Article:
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Cities like Los Angeles with large immigration case backlogs could get more judges

Female detainees get ready to go to immigration court via video feed at the U.S. Immigration and Customs Enforcement's Detention Facility in Adelanto on Friday, Sept. 2, 2016.
Maya Sugarman/KPCC
FILE PHOTO: Female detainees get ready for immigration court proceedings via video feed at the U.S. Immigration and Customs Enforcement's Detention Facility in Adelanto on Friday, Sept. 2, 2016.

With a backlog of immigration cases that's the second highest in the country, Los Angeles could see more immigration judges assigned to it in coming days.

Executive Office for Immigration Review spokeswoman Kathryn Mattingly said Monday that while plans are still being finalized, several cities could get more judges. The agency handles the nation's immigration courts.

According to the agency, judges were being redeployed to 10 locations starting Monday. These include Chicago; Eloy, Arizona; and Pompano Beach, Florida, along with locations in Texas, Louisiana and New Mexico. Some of the judges have gone to courtrooms in or near detention centers.

The judges aren't new hires, she said, but rather existing staff being reassigned to areas where there is high demand.

The move comes after President Trump signed an executive order in January calling for heavier enforcement against unauthorized immigrants. That action is expected to create more load in the immigration court system, which adjudicates cases involving detainees, immigrants with criminal records, asylum seekers and others fighting deportation.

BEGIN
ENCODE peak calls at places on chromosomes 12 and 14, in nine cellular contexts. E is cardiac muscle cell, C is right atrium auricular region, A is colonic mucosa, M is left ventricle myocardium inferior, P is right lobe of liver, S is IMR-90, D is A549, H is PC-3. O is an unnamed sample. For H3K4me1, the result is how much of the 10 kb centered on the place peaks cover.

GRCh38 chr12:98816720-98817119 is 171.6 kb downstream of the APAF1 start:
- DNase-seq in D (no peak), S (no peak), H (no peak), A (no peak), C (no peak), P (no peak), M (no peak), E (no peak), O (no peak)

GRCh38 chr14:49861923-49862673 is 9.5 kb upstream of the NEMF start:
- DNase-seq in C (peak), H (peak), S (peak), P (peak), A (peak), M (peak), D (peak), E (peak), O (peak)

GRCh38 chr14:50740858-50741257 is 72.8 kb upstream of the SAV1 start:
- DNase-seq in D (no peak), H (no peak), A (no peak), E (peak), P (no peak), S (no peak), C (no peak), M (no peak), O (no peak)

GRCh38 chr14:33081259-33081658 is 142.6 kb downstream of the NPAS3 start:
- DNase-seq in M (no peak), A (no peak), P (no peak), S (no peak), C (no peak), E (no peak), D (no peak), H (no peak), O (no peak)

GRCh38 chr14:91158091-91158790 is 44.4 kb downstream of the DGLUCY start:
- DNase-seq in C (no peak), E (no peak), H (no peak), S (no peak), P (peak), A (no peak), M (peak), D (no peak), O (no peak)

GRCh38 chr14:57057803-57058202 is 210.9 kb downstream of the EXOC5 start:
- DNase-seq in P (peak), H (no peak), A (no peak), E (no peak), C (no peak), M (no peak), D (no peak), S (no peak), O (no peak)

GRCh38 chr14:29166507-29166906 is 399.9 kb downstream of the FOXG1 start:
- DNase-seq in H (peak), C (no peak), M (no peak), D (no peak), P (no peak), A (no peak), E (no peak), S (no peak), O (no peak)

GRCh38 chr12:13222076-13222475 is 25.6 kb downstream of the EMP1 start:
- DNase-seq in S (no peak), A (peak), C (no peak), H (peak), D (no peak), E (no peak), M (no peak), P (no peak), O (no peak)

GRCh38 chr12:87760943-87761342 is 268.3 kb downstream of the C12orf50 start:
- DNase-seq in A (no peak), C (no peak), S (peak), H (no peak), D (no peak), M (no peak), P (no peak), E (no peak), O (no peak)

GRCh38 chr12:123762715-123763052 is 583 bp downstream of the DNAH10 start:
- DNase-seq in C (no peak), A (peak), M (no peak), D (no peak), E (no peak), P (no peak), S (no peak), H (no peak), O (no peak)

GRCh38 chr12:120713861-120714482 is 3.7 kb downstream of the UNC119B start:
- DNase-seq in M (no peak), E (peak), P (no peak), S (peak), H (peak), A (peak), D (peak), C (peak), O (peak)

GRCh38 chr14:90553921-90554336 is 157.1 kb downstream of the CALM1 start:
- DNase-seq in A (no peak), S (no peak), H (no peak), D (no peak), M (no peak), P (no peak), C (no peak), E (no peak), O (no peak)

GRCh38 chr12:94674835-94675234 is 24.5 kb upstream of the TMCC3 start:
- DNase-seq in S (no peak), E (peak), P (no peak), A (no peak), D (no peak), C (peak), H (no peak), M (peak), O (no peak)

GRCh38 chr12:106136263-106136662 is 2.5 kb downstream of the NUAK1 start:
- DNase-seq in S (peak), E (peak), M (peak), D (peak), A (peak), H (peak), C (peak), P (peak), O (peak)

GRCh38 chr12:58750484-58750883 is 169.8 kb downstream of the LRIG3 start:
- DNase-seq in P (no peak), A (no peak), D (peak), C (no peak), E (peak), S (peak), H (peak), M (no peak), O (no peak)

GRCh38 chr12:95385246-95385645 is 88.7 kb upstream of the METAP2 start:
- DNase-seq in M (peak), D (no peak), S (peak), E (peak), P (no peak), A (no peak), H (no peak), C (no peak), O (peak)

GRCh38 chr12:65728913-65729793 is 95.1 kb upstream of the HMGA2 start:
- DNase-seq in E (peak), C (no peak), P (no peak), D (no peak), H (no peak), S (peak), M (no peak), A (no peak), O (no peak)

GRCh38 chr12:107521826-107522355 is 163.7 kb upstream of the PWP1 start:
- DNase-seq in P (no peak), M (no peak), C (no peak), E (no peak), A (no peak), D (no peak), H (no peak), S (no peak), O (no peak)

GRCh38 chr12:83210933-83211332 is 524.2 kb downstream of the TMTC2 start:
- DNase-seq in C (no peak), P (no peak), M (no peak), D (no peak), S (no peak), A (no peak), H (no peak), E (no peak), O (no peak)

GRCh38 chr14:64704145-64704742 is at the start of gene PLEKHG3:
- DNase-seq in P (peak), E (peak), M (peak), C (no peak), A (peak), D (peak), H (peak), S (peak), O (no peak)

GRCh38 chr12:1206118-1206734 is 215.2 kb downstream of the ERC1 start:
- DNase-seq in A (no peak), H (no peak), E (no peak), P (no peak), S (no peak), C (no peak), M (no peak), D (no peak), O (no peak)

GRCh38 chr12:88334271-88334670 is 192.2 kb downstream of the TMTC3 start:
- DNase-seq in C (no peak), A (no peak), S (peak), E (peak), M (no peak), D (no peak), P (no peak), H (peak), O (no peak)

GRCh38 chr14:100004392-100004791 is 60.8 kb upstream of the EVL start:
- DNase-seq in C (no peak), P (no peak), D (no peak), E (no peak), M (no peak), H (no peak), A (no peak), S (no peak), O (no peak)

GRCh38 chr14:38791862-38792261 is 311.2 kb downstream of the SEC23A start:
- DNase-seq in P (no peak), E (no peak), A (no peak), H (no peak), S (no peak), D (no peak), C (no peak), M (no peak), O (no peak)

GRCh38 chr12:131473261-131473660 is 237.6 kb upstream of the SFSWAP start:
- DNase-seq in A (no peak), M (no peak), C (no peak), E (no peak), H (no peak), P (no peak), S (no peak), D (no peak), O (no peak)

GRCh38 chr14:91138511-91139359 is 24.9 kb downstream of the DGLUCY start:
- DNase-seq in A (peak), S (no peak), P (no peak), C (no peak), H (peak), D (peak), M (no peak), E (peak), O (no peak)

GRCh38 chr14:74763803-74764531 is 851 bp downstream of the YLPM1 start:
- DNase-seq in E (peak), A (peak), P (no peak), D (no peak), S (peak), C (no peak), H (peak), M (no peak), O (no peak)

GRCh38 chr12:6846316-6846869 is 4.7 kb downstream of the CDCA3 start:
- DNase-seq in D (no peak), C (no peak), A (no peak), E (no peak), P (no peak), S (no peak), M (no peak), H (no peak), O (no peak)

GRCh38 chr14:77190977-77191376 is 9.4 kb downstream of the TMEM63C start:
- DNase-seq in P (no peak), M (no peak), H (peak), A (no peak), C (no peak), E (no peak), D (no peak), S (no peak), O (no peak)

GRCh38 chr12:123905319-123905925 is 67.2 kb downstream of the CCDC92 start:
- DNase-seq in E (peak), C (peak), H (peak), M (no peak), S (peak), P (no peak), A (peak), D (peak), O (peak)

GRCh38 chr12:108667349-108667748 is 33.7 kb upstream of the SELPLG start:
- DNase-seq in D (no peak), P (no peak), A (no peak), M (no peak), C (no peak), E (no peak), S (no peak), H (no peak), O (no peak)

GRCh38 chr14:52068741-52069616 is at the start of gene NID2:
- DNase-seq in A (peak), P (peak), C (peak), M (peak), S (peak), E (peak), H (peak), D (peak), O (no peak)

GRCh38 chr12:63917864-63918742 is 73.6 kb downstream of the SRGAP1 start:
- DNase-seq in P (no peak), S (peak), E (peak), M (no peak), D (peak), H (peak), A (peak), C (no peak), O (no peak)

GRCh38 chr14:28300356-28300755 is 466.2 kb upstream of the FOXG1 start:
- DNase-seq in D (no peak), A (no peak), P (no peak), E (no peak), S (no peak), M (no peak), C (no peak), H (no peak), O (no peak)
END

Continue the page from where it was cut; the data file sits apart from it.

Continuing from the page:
Los Angeles has almost 49,000 pending immigration cases as of last month, according to EOIR spokeswoman Mattingly. Only New York has more cases. Nationwide, more than 550,000 cases are awaiting processing — a record number, she said.

The immigration courts have become increasingly strained in recent years, as more asylum seekers from Central America and others who require a day in court have come to the U.S. 

Advocates on both sides of the immigration debate generally agree that action is needed to reduce the immigration court backlogs.

"It makes sense for the Trump administration to try and be more strategic about how the immigration judges are deployed, and that they are available to address the most serious backlogs of cases in areas of the country where the backlogs are growing the fastest," said Jessica Vaughan, director of policy studies for the Center for Immigration Studies, a Washington, D.C.-based organization that advocates immigration restrictions.

Vaughan said while additional enforcement could add to the backlogs, federal agents will also have more discretion to ask for expedited removals.

Immigration attorneys have sought better court conditions for defendants, and more legal representation for those facing deportation proceedings. Unlike in the criminal justice system, there is no automatic representation provided for those facing removal from the country.

"The system is overwhelmed, and it has been overwhelmed for years," said Judy London, directing attorney for Public Counsel in Los Angeles, a legal advocacy group that represents immigrants. "We have always been concerned with having an adequate number of judges and resources for the courts...we think greater resources for the court system leads to fair adjudications."

But London said she's skeptical about the administration's plans to redeploy judges. "We don't have a lot of faith right now in this administration's approach to immigration," she said. "The devil is in the details."